March 11, 2009

…False Face Must Hide what the False Heart Doth Know

It was one of those coincidences. I had been visiting the utterly compelling Gilbert Stuart blog in which Beth Ahrens-Kley tries to prove that a family painting of her 5X Great Uncle was in fact painted by George Washington’s portraitist Gilbert Stuart.

The painting got me thinking about the Sanders portrait of Shakespeare which was exhibited at the Art Gallery of Ontario in 2001. I thought I would write a quick article on the Sander’s portrait when lo and behold, today (March 10) a new painting of Shakespeare was revealed to the public in London.

In May 2001 Globe & Mail contributor Stephanie Nolen met with Lloyd Sullivan near Ottawa to discuss a painting in his possession that might have been a portrait of Shakespeare. The traditional family story was that a dozen generations into the past an ancestor of Sullivan’s called John Sanders painted a portrait of Shakespeare. Sullivan inherited this enigmatic painting from his mother in 1972 and had since been keeping it in a cupboard in his upstairs hall.

Born 1576 in Worcester, England, John Sanders left home to make his fortune in London, where he became a bit player with Shakespeare's company, the Lord Chamberlain's Men. Apparently Sanders tried his hand at portraiture too. Sometime in 1603, he prepared a thick oak panel, some oil paints and painted the likeness of his colleague William Shakespeare. He, or one of his offspring, labeled the picture:
Born April 23 – 1564
Died April 23 – 1616
Aged 52
This Likeness taken 1603
Age at that time 39 ys.”
The portrait was handed down through the generations, passing from John Sanders to his son, and so on through the family until it ended up in Lloyd Sullivan’s hands.

Stephanie Nolen was convinced that this tale would make a great subject for a book. At first she wrote about the Sanders Potrait at length for
the Globe& Mail and then she urged Sullivan to have the portrait authenticated. If it was Shakespeare, it would be the only surviving painting executed during the playwright’s life.

Nolen did an admirable job investigating this story. It’s the kind of scoop I imagine most writers dream of. With the help of experts she compiled her work into a book entitled Shakespeare's Face.

The Sanders Portrait was subjected to 15 scientific tests conducted by the Canadian Conservation Institute. All the tests were positive including the carbon dating of the paper label on the reverse of the painting and the dendrochronological (tree-ring dating) tests performed on the portrait’s two wooden panels. In addition to the scientific tests carried out on the John Sanders portrait, genealogical evidence and a number of documents and letters pointed the way to prove that the portrait was painted in 1603 as a true image of Shakespeare.

That being said, five of the seven experts Nolen consulted in the preparation of her book, do not believe that the picture is of Shakespeare. They argued that the figure in the Sanders Portrait looks much younger than the age of 39 that Shakespeare would have been in 1603 and that the label on the reverse of the painting is inauthentic.

I saw the Sanders Shakespeare on exhibit in 2001. He does look slightly like some of the other famous so-called renderings of Shakespeare, including the portrait unveiled today (March 10) in London, but the man in the Sander’s image has much more personality. Essentially an oil painting on a plank that has been sawed down one side, I believe this portrait to be as old as they say it is. It’s a painting that 12 generations of a family were compelled to save for 400 years. Whether it’s Shakespeare or not, it is definitely a painting of a charming man at the cusp of the Jacobean era.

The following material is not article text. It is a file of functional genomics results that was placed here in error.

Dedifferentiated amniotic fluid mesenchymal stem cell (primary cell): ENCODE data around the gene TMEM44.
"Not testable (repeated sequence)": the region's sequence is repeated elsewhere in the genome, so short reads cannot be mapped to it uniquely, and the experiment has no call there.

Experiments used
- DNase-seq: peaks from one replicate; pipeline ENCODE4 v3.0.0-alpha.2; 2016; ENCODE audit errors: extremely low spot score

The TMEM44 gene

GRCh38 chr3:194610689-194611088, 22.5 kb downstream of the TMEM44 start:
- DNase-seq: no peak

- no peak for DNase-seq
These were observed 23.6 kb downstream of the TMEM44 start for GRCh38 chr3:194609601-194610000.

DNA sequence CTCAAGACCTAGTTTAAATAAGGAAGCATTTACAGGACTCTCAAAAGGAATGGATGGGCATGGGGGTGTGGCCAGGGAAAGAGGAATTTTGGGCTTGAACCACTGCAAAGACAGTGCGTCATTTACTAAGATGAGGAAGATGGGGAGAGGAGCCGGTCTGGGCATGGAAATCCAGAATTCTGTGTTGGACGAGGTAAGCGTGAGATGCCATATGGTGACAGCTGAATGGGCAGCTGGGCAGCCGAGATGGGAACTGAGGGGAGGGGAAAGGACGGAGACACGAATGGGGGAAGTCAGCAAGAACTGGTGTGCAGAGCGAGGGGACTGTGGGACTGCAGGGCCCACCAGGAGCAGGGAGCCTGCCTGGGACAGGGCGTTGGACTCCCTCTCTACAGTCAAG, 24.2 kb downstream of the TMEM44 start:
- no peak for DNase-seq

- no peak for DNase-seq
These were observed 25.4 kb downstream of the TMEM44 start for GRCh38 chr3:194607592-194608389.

Nolen, Stephanie, et al. Shakespeare's Face. Toronto: Knopf, 2002


Poetikat said...

Very interesting post and exceedingly well related. The man in the Sanders' portrait DOES look very young for 39 years though, doesn't he?
Imagine, having such a thing in one's possession.
I'm just curious, how old is Lloyd Sullivan?

Thank you for sharing such an illuminating piece.


Margaret Gosden said...

A very interesting story. In what way is the label on the reverse side of the painting inauthentic, I wonder.
And I would imagine that Shakespeare had more personality than he has ever been portrayed as having! !

The Clever Pup said...


Regarding the label - because Shakespeare's date of death is included, it was obviously added later. Experts can't tell if it was attached by the Sanders, one of his family or just someone HOPING it was Shakespeare.

Dot-Com said...

What an inspiring post, it's great to read and learn!

John-Michael said...

A thoroughly fascinating Tale that stimulates wonderful flights of fanciful imagination. Whether 'true' or not (and I choose to believe that it smacks of Truth) i do love the Family legacy with all of its incumbent pride and traditions.

In a similar vein, I simply MUST tell you that the Image entitled "Me," that rests on your side-bar, is a constant source of a happy and joyful smile, each time that I have opportunity to enjoy it. Thus, I thank you for both the Story ... and the Image.

Appreciatively ...

willow said...

This post is right up my little alley! Very intriguing. It does look enough like other images of Shakespeare to be a younger version.

giulia said...

Illuminating, interesting, & beautifully written, as always(& previous post re: painting(s). Much better than was in the WPost. Thanks, CP

Beth Ahrens-Kley said...

lovely blog and lovely post, right up my alley as well. I'm thrilled!

sallymandy said...

Fascinating, Hazel! That guy could be 39; he has a slightly receding hairline, it looks like.